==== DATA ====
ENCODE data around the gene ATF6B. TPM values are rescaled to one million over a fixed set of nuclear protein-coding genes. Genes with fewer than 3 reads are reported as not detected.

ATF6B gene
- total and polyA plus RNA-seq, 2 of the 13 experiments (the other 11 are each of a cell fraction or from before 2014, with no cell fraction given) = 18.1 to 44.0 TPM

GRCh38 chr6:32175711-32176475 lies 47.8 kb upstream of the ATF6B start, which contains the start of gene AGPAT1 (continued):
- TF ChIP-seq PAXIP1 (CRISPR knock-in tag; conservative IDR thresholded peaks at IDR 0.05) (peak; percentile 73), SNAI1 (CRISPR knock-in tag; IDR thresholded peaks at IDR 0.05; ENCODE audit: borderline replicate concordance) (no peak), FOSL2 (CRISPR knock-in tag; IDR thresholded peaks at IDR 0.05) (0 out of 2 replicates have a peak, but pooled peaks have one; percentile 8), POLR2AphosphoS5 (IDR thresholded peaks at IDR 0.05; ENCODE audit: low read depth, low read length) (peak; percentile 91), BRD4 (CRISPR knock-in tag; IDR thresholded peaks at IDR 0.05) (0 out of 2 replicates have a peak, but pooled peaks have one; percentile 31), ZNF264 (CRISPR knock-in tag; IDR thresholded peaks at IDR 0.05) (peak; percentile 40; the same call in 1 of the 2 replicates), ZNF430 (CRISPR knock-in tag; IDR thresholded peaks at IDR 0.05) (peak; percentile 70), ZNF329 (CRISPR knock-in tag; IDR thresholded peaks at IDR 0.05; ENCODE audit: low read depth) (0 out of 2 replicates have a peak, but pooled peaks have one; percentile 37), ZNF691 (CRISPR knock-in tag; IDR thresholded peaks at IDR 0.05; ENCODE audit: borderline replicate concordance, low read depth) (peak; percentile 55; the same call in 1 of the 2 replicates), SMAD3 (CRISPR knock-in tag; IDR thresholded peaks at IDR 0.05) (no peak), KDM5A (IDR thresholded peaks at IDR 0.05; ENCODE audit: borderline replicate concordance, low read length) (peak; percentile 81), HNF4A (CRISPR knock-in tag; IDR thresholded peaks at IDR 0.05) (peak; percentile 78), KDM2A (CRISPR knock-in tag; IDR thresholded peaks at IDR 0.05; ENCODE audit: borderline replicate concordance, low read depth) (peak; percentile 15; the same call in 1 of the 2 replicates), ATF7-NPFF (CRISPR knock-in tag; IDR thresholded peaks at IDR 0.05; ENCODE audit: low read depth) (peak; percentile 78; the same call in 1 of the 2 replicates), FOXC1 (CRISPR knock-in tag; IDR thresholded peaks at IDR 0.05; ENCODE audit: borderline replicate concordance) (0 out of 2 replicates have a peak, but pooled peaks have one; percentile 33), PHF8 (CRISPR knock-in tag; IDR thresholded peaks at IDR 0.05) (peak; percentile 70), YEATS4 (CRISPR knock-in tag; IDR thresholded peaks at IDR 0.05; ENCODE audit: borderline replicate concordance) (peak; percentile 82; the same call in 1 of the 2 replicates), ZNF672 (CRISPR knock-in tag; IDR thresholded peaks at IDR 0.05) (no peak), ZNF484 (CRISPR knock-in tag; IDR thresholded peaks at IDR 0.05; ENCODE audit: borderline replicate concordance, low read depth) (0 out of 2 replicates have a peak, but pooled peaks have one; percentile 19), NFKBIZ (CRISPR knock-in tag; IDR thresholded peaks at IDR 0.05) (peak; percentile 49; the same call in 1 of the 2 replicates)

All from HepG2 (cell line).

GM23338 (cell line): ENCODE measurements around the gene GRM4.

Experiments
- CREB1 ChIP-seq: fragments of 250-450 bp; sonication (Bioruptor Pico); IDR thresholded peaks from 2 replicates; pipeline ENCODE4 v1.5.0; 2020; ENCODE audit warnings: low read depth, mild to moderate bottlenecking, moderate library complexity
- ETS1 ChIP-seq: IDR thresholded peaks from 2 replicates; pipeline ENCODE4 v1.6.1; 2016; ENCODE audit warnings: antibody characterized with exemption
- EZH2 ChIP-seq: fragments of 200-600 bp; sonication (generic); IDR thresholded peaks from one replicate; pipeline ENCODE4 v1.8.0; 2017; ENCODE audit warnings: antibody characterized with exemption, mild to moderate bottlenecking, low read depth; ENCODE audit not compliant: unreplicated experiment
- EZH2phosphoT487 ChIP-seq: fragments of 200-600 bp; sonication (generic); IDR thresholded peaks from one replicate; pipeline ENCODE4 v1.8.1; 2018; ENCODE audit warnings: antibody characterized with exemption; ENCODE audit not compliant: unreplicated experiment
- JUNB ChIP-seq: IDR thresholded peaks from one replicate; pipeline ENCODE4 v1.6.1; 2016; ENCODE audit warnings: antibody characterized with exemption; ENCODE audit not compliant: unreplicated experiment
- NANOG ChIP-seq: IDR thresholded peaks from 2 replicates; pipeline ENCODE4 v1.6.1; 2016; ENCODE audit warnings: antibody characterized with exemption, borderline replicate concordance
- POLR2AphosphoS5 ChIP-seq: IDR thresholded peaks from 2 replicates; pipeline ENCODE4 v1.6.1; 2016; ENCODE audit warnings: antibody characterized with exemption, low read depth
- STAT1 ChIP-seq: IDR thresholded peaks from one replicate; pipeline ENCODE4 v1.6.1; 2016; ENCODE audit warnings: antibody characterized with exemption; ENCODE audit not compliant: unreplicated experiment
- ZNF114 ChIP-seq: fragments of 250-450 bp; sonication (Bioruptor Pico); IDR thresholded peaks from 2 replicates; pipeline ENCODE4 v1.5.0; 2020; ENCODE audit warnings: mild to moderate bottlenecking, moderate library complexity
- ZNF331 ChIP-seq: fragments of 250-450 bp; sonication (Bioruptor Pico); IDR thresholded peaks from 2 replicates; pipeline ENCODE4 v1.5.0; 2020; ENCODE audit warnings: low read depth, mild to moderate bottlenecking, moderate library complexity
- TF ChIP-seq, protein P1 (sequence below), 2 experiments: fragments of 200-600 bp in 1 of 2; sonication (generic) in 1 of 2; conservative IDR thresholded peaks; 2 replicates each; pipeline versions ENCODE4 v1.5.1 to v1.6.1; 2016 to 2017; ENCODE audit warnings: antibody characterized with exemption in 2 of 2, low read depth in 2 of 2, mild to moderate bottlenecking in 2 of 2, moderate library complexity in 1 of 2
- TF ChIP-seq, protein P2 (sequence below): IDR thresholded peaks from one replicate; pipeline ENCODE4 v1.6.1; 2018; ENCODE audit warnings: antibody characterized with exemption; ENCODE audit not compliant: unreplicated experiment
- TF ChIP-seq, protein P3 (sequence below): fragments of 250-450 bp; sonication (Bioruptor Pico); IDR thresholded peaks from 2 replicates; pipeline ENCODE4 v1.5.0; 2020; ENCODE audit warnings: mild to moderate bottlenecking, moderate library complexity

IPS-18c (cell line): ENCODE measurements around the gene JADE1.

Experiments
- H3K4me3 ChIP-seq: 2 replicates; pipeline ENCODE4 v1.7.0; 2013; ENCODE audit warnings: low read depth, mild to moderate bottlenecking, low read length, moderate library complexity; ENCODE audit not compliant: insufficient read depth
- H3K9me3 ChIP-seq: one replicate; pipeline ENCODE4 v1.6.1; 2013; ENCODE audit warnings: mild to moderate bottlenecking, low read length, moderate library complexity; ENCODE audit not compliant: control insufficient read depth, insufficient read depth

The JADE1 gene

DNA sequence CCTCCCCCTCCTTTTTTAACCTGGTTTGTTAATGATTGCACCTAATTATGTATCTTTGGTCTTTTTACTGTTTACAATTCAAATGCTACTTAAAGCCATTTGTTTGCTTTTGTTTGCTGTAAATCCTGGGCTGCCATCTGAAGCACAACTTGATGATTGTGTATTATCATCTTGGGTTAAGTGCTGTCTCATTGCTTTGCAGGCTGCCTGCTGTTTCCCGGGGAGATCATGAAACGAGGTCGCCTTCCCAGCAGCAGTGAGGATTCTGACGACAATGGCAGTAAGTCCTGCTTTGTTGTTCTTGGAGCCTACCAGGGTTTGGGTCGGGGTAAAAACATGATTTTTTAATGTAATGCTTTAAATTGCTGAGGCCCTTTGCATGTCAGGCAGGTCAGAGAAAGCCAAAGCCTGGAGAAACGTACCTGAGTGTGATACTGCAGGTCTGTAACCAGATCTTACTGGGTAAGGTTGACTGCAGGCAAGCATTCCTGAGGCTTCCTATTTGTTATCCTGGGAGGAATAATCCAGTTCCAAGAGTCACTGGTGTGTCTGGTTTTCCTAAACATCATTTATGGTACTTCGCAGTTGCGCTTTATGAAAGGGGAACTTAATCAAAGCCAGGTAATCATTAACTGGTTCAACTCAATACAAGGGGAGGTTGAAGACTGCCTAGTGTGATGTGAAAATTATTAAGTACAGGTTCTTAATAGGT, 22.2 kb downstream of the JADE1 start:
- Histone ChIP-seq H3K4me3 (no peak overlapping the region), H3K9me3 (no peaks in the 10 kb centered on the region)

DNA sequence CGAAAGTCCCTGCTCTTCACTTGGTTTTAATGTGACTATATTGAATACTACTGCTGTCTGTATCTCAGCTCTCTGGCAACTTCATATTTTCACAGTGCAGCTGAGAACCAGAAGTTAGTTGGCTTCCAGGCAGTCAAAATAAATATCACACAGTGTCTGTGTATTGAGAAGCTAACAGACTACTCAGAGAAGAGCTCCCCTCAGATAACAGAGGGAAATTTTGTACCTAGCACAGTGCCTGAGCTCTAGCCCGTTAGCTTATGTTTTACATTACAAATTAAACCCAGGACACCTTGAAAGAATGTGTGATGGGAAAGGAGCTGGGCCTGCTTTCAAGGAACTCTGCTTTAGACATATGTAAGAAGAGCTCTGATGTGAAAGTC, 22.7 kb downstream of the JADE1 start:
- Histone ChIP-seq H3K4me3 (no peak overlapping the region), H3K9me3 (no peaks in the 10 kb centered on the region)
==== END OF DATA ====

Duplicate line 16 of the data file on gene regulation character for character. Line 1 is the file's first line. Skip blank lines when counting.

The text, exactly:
- STAT1 ChIP-seq: IDR thresholded peaks from one replicate; pipeline ENCODE4 v1.6.1; 2016; ENCODE audit warnings: antibody characterized with exemption; ENCODE audit not compliant: unreplicated experiment